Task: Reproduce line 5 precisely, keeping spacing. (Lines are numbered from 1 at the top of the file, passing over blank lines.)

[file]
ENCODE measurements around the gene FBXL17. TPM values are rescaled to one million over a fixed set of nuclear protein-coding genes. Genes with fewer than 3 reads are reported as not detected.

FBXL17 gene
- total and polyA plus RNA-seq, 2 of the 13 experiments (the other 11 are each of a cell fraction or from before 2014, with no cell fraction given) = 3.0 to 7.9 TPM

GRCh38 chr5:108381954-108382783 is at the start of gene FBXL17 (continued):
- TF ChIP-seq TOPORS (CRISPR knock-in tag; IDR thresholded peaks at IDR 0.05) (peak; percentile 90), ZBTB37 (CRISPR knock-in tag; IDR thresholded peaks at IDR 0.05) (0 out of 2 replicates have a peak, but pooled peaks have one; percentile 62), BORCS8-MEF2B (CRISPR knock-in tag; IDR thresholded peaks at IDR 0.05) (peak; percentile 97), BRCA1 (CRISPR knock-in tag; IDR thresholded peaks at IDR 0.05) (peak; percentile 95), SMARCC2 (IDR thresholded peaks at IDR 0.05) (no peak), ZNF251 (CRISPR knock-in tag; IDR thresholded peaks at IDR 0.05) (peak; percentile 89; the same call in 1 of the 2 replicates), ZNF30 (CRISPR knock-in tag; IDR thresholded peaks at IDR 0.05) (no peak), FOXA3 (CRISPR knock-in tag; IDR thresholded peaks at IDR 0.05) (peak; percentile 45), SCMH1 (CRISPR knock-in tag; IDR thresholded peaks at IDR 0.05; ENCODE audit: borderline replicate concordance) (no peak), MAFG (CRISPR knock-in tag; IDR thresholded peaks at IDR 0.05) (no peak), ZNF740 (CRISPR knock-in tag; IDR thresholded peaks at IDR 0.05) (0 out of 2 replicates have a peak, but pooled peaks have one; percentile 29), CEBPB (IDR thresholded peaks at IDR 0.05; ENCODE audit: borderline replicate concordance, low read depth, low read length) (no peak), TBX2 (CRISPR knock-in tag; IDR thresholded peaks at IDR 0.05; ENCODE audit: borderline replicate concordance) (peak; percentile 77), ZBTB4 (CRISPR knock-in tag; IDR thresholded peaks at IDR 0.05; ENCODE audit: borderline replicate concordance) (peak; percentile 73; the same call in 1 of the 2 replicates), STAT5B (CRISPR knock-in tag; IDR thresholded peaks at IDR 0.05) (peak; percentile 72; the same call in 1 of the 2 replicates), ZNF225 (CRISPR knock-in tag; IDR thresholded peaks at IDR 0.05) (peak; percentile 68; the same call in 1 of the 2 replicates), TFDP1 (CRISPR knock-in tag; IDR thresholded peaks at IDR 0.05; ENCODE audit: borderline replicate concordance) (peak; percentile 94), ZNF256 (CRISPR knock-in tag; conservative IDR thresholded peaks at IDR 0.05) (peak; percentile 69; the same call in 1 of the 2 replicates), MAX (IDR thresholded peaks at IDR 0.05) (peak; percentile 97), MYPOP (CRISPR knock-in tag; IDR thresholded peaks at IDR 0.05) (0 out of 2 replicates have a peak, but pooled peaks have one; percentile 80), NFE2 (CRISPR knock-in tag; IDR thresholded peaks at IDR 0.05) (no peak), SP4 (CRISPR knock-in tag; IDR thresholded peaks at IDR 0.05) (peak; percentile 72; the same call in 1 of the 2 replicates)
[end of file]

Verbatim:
- TF ChIP-seq TOPORS (CRISPR knock-in tag; IDR thresholded peaks at IDR 0.05) (peak; percentile 90), ZBTB37 (CRISPR knock-in tag; IDR thresholded peaks at IDR 0.05) (0 out of 2 replicates have a peak, but pooled peaks have one; percentile 62), BORCS8-MEF2B (CRISPR knock-in tag; IDR thresholded peaks at IDR 0.05) (peak; percentile 97), BRCA1 (CRISPR knock-in tag; IDR thresholded peaks at IDR 0.05) (peak; percentile 95), SMARCC2 (IDR thresholded peaks at IDR 0.05) (no peak), ZNF251 (CRISPR knock-in tag; IDR thresholded peaks at IDR 0.05) (peak; percentile 89; the same call in 1 of the 2 replicates), ZNF30 (CRISPR knock-in tag; IDR thresholded peaks at IDR 0.05) (no peak), FOXA3 (CRISPR knock-in tag; IDR thresholded peaks at IDR 0.05) (peak; percentile 45), SCMH1 (CRISPR knock-in tag; IDR thresholded peaks at IDR 0.05; ENCODE audit: borderline replicate concordance) (no peak), MAFG (CRISPR knock-in tag; IDR thresholded peaks at IDR 0.05) (no peak), ZNF740 (CRISPR knock-in tag; IDR thresholded peaks at IDR 0.05) (0 out of 2 replicates have a peak, but pooled peaks have one; percentile 29), CEBPB (IDR thresholded peaks at IDR 0.05; ENCODE audit: borderline replicate concordance, low read depth, low read length) (no peak), TBX2 (CRISPR knock-in tag; IDR thresholded peaks at IDR 0.05; ENCODE audit: borderline replicate concordance) (peak; percentile 77), ZBTB4 (CRISPR knock-in tag; IDR thresholded peaks at IDR 0.05; ENCODE audit: borderline replicate concordance) (peak; percentile 73; the same call in 1 of the 2 replicates), STAT5B (CRISPR knock-in tag; IDR thresholded peaks at IDR 0.05) (peak; percentile 72; the same call in 1 of the 2 replicates), ZNF225 (CRISPR knock-in tag; IDR thresholded peaks at IDR 0.05) (peak; percentile 68; the same call in 1 of the 2 replicates), TFDP1 (CRISPR knock-in tag; IDR thresholded peaks at IDR 0.05; ENCODE audit: borderline replicate concordance) (peak; percentile 94), ZNF256 (CRISPR knock-in tag; conservative IDR thresholded peaks at IDR 0.05) (peak; percentile 69; the same call in 1 of the 2 replicates), MAX (IDR thresholded peaks at IDR 0.05) (peak; percentile 97), MYPOP (CRISPR knock-in tag; IDR thresholded peaks at IDR 0.05) (0 out of 2 replicates have a peak, but pooled peaks have one; percentile 80), NFE2 (CRISPR knock-in tag; IDR thresholded peaks at IDR 0.05) (no peak), SP4 (CRISPR knock-in tag; IDR thresholded peaks at IDR 0.05) (peak; percentile 72; the same call in 1 of the 2 replicates)